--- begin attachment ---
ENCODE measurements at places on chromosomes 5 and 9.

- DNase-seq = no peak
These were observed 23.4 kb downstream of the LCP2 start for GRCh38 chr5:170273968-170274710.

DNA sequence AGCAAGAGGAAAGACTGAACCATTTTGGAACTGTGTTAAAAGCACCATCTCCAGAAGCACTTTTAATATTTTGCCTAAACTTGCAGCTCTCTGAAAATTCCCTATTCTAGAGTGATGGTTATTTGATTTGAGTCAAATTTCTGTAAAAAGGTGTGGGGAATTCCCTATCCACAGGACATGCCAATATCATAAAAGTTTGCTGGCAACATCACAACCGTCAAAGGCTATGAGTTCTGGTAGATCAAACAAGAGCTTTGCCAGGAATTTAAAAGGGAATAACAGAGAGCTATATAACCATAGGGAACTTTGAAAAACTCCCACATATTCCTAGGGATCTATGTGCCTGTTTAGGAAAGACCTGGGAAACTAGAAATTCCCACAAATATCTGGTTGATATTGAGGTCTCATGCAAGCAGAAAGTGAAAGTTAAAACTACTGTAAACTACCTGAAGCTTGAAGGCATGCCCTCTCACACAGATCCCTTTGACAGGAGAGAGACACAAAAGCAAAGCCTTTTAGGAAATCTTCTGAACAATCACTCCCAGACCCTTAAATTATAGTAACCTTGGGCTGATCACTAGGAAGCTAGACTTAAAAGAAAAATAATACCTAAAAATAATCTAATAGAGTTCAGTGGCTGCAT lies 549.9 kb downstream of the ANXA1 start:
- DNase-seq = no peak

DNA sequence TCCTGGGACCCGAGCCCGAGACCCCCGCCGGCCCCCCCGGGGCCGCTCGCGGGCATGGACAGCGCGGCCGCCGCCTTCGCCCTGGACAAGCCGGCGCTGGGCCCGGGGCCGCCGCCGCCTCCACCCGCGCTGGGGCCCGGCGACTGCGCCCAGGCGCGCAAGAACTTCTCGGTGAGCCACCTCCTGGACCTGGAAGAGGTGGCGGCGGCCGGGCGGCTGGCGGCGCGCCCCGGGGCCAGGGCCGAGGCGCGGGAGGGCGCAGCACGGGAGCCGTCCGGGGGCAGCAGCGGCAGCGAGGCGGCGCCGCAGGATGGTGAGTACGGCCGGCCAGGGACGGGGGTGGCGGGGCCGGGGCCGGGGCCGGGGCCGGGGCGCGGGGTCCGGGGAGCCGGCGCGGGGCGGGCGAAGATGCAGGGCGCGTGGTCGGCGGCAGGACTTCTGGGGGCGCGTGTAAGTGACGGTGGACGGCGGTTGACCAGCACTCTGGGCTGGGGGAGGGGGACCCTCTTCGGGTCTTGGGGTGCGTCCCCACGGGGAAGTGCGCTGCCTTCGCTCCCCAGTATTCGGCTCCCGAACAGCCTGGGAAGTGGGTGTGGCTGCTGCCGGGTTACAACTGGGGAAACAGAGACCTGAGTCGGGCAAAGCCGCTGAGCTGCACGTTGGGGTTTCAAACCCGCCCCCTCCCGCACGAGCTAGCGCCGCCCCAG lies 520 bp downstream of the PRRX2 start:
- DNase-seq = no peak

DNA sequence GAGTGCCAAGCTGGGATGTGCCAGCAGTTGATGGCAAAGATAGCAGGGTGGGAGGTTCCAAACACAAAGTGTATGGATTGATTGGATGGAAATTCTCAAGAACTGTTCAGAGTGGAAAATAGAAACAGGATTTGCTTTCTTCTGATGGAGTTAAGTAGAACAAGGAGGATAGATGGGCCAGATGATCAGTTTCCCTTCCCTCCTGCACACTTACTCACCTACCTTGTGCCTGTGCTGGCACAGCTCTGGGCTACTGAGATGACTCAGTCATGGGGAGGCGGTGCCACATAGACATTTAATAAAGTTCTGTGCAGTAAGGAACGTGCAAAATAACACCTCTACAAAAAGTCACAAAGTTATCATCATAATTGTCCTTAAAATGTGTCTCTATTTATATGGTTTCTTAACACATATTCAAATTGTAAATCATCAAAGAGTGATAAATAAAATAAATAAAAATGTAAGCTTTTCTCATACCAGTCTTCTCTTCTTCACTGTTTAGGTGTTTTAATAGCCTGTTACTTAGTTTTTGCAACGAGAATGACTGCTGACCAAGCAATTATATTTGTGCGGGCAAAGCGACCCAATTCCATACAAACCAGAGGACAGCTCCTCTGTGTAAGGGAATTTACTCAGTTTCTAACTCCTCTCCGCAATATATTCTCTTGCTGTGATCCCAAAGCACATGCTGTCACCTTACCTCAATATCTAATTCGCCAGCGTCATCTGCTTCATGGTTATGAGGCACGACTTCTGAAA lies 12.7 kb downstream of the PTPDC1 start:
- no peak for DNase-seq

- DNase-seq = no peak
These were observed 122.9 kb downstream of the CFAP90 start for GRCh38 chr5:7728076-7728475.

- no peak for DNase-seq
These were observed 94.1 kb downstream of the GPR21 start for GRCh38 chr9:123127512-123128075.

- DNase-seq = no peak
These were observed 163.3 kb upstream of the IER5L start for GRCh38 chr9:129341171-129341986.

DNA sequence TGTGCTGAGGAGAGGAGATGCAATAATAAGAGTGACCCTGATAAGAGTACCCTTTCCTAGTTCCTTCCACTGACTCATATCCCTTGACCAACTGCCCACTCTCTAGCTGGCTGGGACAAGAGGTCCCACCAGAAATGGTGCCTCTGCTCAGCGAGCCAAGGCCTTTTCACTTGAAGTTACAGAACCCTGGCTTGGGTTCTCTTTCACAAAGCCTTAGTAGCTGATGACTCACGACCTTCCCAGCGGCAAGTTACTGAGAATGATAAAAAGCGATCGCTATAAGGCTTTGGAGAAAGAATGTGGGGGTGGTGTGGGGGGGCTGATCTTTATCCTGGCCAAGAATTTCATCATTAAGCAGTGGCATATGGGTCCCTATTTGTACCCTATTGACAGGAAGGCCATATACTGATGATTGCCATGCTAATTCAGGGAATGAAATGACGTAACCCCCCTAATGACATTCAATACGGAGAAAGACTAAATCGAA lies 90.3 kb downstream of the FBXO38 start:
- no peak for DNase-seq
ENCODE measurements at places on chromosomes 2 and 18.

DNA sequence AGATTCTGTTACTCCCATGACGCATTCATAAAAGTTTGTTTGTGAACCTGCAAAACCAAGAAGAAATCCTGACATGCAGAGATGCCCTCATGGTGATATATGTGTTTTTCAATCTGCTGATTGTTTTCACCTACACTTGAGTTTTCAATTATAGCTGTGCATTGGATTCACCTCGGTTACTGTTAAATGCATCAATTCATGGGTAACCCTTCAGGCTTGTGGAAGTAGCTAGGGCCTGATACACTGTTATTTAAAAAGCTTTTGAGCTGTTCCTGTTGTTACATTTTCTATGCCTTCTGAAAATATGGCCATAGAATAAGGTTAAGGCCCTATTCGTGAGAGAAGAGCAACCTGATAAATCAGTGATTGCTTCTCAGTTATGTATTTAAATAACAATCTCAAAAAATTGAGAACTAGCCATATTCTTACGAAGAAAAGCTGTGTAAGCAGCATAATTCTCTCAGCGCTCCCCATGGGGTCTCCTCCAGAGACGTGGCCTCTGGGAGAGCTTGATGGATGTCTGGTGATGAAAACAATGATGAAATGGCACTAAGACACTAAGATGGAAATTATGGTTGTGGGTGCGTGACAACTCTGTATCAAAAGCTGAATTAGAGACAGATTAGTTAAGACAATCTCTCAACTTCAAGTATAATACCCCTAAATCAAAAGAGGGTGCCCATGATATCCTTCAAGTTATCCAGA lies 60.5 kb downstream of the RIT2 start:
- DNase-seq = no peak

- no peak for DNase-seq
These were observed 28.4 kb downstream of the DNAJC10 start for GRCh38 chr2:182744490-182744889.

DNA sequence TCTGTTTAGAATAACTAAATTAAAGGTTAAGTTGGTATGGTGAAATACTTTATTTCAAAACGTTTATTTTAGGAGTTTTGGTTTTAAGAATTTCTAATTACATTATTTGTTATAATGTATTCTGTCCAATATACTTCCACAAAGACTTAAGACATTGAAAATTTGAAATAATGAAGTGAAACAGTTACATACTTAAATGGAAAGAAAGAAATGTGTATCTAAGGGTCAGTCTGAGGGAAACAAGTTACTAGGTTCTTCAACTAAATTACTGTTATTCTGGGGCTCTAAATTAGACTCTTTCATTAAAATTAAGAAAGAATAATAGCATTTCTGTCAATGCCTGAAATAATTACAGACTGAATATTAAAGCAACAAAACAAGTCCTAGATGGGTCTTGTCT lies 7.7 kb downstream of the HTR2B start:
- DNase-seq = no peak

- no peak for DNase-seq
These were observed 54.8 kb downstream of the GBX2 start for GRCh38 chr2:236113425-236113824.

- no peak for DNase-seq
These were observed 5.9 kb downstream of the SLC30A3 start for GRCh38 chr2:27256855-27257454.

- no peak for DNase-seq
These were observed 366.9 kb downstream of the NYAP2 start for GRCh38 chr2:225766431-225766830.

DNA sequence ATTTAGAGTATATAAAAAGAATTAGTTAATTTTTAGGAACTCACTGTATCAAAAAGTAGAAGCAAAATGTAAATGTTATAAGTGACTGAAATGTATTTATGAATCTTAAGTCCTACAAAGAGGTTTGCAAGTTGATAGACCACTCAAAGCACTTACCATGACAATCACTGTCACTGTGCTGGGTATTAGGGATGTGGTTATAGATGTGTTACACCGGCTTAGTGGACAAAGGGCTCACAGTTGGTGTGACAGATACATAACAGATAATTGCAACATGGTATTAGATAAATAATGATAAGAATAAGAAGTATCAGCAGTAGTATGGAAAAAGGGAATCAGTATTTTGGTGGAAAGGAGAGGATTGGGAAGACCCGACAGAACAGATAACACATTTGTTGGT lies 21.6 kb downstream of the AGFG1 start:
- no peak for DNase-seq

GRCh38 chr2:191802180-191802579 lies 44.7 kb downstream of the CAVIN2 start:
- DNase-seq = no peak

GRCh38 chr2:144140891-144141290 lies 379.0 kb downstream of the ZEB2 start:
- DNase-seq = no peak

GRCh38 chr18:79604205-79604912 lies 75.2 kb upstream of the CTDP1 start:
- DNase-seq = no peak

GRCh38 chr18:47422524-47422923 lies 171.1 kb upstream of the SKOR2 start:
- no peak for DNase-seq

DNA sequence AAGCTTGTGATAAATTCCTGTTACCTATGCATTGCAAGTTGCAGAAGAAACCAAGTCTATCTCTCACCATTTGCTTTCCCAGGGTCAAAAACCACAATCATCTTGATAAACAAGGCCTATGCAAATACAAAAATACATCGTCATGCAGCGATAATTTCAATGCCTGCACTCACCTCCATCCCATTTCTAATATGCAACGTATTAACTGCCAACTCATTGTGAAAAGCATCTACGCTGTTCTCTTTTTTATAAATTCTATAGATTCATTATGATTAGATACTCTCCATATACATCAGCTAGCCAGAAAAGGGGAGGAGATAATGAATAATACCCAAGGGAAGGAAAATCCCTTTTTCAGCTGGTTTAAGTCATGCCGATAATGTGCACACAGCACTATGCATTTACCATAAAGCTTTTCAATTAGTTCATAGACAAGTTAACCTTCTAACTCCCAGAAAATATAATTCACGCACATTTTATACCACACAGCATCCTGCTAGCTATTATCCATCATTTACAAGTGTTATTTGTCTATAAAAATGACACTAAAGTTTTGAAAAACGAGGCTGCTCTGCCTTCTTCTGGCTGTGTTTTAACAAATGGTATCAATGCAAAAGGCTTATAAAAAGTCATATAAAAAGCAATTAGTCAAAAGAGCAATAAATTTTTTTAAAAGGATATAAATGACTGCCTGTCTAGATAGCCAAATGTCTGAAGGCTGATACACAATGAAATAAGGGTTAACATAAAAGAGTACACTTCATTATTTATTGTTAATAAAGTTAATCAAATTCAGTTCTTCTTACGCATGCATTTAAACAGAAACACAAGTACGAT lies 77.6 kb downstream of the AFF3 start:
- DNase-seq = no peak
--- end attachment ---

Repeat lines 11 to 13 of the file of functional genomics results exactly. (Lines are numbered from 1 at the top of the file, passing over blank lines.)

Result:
These were observed 122.9 kb downstream of the CFAP90 start for GRCh38 chr5:7728076-7728475.

- no peak for DNase-seq
These were observed 94.1 kb downstream of the GPR21 start for GRCh38 chr9:123127512-123128075.